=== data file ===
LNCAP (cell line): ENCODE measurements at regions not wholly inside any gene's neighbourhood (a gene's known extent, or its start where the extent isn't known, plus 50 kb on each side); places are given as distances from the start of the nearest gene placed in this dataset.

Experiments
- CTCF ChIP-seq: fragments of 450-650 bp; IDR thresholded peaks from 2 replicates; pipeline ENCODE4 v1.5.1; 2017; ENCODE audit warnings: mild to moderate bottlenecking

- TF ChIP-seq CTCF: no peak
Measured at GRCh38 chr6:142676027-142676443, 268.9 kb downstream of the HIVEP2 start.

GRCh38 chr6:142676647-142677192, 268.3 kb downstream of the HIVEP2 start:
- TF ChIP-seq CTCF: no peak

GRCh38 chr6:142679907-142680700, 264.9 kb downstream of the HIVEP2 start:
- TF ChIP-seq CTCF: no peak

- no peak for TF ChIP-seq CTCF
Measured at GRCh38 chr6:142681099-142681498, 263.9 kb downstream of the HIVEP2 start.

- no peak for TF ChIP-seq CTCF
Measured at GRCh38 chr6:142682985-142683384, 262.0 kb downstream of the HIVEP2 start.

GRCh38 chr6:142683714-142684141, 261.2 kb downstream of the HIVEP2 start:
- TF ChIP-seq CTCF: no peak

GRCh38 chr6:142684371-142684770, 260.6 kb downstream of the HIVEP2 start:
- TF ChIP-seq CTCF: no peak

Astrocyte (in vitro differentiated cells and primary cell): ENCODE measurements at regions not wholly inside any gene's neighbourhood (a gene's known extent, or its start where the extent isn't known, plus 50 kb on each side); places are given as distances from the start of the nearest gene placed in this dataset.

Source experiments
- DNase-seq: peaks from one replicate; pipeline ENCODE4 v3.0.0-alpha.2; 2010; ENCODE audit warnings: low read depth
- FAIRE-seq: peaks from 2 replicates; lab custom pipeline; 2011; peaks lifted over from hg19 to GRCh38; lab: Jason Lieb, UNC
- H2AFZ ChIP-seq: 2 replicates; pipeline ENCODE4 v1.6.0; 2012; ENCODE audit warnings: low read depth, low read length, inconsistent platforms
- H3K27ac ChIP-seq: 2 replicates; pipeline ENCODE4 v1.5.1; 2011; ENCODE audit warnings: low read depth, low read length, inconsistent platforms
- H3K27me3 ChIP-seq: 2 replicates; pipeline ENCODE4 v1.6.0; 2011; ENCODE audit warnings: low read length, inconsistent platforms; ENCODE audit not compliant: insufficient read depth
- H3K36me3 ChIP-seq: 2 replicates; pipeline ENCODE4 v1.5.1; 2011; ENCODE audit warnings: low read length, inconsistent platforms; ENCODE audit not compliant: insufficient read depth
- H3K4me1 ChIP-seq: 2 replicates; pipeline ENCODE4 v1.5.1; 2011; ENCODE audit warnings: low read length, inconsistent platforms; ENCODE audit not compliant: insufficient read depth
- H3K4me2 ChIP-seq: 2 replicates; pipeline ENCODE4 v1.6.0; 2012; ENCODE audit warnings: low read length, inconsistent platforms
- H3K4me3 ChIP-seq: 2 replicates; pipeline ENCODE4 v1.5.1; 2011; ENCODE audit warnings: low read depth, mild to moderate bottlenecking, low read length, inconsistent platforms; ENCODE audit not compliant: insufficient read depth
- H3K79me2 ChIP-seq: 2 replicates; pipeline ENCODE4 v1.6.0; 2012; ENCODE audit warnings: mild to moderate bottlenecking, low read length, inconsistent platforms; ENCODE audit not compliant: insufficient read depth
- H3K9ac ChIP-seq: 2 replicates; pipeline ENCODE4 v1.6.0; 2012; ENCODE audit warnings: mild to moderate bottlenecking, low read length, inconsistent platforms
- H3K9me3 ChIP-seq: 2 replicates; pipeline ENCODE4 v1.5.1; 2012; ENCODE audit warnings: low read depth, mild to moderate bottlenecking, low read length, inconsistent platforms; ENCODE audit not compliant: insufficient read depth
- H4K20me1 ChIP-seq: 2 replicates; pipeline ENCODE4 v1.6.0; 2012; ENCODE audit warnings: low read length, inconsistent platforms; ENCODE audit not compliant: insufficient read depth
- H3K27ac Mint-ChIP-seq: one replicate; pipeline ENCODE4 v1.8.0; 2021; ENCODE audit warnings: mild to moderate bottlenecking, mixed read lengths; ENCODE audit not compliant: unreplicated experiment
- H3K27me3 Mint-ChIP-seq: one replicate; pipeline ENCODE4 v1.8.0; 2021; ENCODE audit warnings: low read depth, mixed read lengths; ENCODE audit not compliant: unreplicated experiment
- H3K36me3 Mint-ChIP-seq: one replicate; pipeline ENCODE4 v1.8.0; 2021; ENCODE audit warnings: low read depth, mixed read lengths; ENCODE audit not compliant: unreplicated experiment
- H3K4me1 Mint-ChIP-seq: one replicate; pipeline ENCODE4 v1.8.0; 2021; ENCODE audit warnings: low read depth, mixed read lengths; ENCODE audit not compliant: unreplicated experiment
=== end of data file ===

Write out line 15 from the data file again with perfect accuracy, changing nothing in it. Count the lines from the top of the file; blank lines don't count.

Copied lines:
- TF ChIP-seq CTCF: no peak